MR. EARL S. MIDDLEBROOK, who will be remembered as manager at Nona, and later at Saron, started with Wm. Cameron & Co., lnc., at Saron under Mr. John I). Larkin, as general utility man, and worked in various capacities from scaler in the woods to shipping clerk. He was transferred from Saron to Nona, as manager, succeeding J. K. Salter, about 1906, and remained in that position until the mill was closed down in 1910, when he left the service. In 1913, when Mr. John West died at Saron, Mr. Middlebrook returned to the company as manager of that plant, where he continued until his death in April, 1914. Mr. Middlebrook was an unusually capable manager and had many friends within the organization.

MR. WILLIS JONES was for a number of years the bookkeeper and cashier of the Rockland saw mill, prior to the time he became manager of that plant. He succeeded Mr. John West as manager in 1908, when Mr. West was transferred to Saron, and continued in that position until Rockland was closed down in 1912. After Rock-land was cut out Mr. Jones left the company and moved to Beaumont, where he is now very successfully engaged in the drug business.

Reviewing the personnel of the other employees who were connected with the saw mills of the company in the past, the following notes may be of interest:

MR. E. P. HUNTER, now general manager of Wm. Cameron & Co., Inc., started with the firm as checking clerk at Saron.

CAPT. THOS. WATIES, who later became general manager of the Saw Mills Department, and who is now manager of the Sales Analysis Department, started with the company as office manager in Bowie, Louisiana, in 1897.

MR. CHAS. R. BALL, who was general wholesale sales agent of the company, at Waco, from 1903 to 1906, was at one time manager at the Rockland saw mill. Mr. Ball died several years ago in Shreveport, Louisiana.

MR. T. W. BRAZELTON, a brother of Mr. W. B. Brazelton, was manager at Carmona a number of years during the lifetime of Mr. Wm. Cameron, Sr.

MR. W. H. BIGGERS, who is at present the East Texas representative of the Purchasing Department of the company, was employed at the mills at Nona, Saron and Carmona at different times and in various capacities.

MR. W. T. HARALSON, the East Texas representative of the Land Department of Wm. Cameron & Co., Inc., has been in the continuous service of the company about twenty-two years, and knows every foot of land owned by the firm in that section of the state.

MR. C. B. EDWARDS, who was at one time assistant auditor at the General Office, was originally employed by Wm. Cameron & Co., Inc., in 1905, at the Nona mill. He later was transferred to Waco as assistant auditor, but re-turned to the mills, as bookkeeper and cashier at Saron, where he remained until he engaged in business for himself at Lufkin, Texas. Mr. Ed-wards is now one of the most prominent and successful men in East Texas.

MR. LUKE WRIGHT, who is now engaged in saw mill operations under the name of the Wright Lumber Co., headquarters at Lufkin, was at one time shipping clerk at Carmona and later at Saron.

Among other saw mill employees who will be pleasantly remembered, may be mentioned Mr. P. H. Strauss, formerly bookkeeper at Carmona, now prominently connected with the Southern Pine Lumber Company, at Diebold; Mr. S. M. Beaman, at one time bookkeeper at Nona and at Saron, who is now a prominent druggist in Houston; Mr. C. B. Barclay, who was with the saw mills about fifteen years or more, as foreman at Rockland and Saron, and Mr. Tom Pennington, formerly bookkeeper at Saron, who later organized the Pennington Lumber Company at Houston. Mr. Pennington was accidentally killed, while hunting, in 1920.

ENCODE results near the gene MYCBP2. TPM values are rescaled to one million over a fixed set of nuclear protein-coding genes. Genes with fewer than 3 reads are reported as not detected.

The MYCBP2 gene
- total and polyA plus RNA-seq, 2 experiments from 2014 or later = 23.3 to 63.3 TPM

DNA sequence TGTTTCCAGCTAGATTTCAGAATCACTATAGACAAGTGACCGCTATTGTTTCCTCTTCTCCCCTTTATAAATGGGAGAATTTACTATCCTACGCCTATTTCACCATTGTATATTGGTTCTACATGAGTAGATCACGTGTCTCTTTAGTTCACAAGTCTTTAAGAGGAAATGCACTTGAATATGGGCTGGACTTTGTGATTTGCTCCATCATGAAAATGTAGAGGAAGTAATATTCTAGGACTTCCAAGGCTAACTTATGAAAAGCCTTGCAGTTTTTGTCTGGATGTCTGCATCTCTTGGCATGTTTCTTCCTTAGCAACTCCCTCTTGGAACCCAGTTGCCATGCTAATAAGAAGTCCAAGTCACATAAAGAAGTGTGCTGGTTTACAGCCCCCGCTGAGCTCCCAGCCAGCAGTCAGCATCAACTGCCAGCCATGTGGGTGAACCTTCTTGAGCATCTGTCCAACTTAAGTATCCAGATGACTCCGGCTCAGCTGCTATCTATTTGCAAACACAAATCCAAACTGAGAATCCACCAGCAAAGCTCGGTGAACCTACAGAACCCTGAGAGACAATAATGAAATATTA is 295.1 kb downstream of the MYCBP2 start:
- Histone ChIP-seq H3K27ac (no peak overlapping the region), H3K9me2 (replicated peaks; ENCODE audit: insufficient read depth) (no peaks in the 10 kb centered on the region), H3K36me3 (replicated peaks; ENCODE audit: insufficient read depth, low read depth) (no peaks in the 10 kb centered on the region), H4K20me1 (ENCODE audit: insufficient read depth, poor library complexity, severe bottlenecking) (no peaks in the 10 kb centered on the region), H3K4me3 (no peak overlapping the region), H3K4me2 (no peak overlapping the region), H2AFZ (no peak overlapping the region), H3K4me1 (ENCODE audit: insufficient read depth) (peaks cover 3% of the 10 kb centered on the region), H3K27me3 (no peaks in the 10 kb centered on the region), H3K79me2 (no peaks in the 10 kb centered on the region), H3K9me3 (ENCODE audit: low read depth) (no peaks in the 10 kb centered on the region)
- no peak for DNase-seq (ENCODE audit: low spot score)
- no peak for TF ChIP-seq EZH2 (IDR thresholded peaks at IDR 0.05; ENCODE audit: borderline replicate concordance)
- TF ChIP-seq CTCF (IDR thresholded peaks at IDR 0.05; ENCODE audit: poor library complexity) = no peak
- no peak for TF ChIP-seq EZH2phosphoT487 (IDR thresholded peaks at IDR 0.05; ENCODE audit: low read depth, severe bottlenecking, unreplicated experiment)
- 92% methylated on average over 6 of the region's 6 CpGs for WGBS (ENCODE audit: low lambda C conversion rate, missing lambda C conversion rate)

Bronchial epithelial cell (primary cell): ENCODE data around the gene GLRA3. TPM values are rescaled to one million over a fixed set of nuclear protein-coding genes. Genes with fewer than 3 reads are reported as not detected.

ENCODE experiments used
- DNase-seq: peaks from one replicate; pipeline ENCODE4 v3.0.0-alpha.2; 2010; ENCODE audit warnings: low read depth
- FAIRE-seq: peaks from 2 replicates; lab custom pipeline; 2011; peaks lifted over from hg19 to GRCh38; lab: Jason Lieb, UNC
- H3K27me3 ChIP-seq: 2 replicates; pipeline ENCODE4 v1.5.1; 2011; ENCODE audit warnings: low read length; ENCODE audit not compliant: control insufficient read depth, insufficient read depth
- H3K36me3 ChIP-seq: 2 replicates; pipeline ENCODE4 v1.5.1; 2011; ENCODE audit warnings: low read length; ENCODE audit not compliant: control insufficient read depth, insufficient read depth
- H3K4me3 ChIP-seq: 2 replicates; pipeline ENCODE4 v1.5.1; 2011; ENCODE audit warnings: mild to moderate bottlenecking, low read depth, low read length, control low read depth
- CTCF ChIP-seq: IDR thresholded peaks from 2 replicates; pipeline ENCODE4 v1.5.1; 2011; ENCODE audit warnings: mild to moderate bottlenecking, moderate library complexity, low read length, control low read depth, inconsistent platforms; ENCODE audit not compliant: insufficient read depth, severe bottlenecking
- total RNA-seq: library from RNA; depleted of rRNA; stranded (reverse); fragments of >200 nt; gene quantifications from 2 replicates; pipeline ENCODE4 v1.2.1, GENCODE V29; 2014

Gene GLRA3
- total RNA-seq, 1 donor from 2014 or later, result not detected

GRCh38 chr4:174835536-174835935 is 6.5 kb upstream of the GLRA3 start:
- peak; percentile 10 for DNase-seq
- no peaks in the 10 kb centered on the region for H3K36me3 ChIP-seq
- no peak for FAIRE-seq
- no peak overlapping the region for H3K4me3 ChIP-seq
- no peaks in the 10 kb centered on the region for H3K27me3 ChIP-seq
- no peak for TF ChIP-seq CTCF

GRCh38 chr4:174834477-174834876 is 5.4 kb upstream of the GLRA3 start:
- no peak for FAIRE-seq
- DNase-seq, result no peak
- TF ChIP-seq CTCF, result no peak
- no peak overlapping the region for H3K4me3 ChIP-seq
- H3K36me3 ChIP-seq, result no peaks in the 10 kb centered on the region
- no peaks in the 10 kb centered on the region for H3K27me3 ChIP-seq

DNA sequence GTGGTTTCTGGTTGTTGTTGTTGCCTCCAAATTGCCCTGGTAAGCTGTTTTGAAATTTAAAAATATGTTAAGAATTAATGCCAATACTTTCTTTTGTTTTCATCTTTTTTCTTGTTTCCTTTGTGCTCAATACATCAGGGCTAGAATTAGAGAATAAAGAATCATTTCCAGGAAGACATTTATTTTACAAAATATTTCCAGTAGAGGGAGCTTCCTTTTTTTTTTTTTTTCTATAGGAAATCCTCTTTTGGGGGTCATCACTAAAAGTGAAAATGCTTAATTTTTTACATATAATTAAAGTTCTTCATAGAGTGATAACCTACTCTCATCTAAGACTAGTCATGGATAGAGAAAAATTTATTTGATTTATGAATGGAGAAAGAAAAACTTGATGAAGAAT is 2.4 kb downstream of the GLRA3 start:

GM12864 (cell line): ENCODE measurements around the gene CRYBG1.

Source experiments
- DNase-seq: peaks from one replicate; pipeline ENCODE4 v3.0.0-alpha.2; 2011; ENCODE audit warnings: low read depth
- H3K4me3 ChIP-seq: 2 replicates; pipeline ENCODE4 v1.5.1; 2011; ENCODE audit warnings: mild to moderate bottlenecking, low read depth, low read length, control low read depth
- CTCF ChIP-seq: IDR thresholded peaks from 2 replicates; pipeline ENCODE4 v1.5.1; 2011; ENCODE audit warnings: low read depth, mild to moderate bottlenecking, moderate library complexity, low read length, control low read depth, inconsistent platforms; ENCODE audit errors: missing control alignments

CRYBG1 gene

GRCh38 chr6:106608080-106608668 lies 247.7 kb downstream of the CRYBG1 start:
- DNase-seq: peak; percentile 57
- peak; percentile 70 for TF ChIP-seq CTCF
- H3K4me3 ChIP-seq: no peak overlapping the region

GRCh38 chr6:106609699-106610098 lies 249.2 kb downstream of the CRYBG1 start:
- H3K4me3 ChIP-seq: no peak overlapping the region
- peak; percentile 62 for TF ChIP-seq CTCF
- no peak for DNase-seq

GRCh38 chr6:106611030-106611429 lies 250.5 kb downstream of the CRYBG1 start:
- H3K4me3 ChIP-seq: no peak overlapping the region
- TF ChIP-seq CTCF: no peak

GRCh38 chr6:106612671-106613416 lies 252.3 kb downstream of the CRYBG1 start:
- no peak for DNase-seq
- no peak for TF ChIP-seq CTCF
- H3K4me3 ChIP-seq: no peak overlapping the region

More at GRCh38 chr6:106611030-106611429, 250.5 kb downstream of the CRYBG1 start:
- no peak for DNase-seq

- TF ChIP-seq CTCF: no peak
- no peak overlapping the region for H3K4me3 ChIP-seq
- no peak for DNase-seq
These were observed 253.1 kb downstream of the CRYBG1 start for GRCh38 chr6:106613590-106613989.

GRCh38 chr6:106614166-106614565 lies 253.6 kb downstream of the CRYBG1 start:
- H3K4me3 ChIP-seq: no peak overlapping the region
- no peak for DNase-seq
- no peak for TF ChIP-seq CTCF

The General Sales Managers Department for the wholesale distribution of the products of the various saw mills, was located at the General Office at Waco. The first regularly designated wholesale sales manager was Mr. C. R. Sherrill, who became manager of that department in 1897, and occupied that position until 1901. Mr. Sherrill resigned and was succeeded by Mr. J. B. Beatty in 1901, who only served a few months. Mr. V. G. Longacre succeeded to that position in 1901 and served until 1903. Mr. Chas. R. Ball became sales manager in 1903 and resigned in 1906. Mr. E. P. Hunter succeeded Mr. Ball in 1906 and filled that position until 1914. Mr. G. H. Zimmerman succeeded Mr. Hunter, as sales manager, in 1914, and served until 1915, and Mr. L. D. Dewey conducted that department about one year, until the Wholesale Sales Department was discontinued in 1916.

Among the employees connected with the wholesale lumber department, as traveling salesmen, during the early period of Wm. Cameron & Company's saw mill operations, may be remembered Mr. Joe E. Johnson, Mr. J. M. Hale and Mr. John Sutherland, who were connected with the whole-sale sales department under Mr. C. R. Sherrill, who was sales manager, during the early days, before the corporation was formed. Mr. J. E. Johnson, who had previously been yardman at East Waco and West Waco since 1889, was made traveling salesman in 1899, a month or so after Mr. Wm. Cameron's death. Mr. J. M. Hale, Mr. W. E. Fall and probably some others, whose names are not accessible, were traveling salesmen about the same time. Mr. Hale later became manager of the Waco Retail Yard, and Messrs. Johnson and Fall resigned in 1901 or 1902.

From the year 1902 to 1916, the following names appear in the list of traveling salesmen for the Wholesale (Lumber) Sales Department of Wm. Cameron & Co., Inc.: C. E. Gillette, A. W. Pearsall, Henry B. Fall, H. C. Mills, Geo. A. Sauer, Will H. Wilson, Carey Davenport, G. C. Goss, R. G. Gebhart, V. L. McCarty, J. D. Clark, Gus Zalmanzig, Chester M. Dewey, W. H. Heck, C. H. Machen. E. V. Staude, J. R. Snyder, Merle E. Carothers, L. Henne, Jr., C. A. Evans, R. H. Van Dorn, J. M. Hester, J. R. Grimsley, C. S. Burton, Frank M. Wolfe, D. C. Pettit, G. W. Bright, L. C. Lingham, W. R. Heckman, C. P. Stocksdell, H. J. Wier and Jno. A. Kendall.

NE of the most pleasant memories associated with the saw mills, which may be recalled by some of the older Retail Store Managers, were the trips to the mills in 1906 and 1908. These trips were made at the time and formed a part of the programs of the annual conventions of retail managers in the years mentioned. The trips were made by all of the managers, accompanied by the executives and department heads from the General Office. Pullman sleepers were chartered for those occasions, and the itineraries included stops at Rockland, Nona, Carmona and Saron. At each point the retail managers were entertained by the mill employees, and much valuable and instructive information, relative to saw-milling and the manufacture of yellow pine lumber, was gathered by everyone in attendance.

Text and images were digitized and proofread from the original source documents by Murry Hammond. Contact Murry for all corrections, additions, and contributions of new material.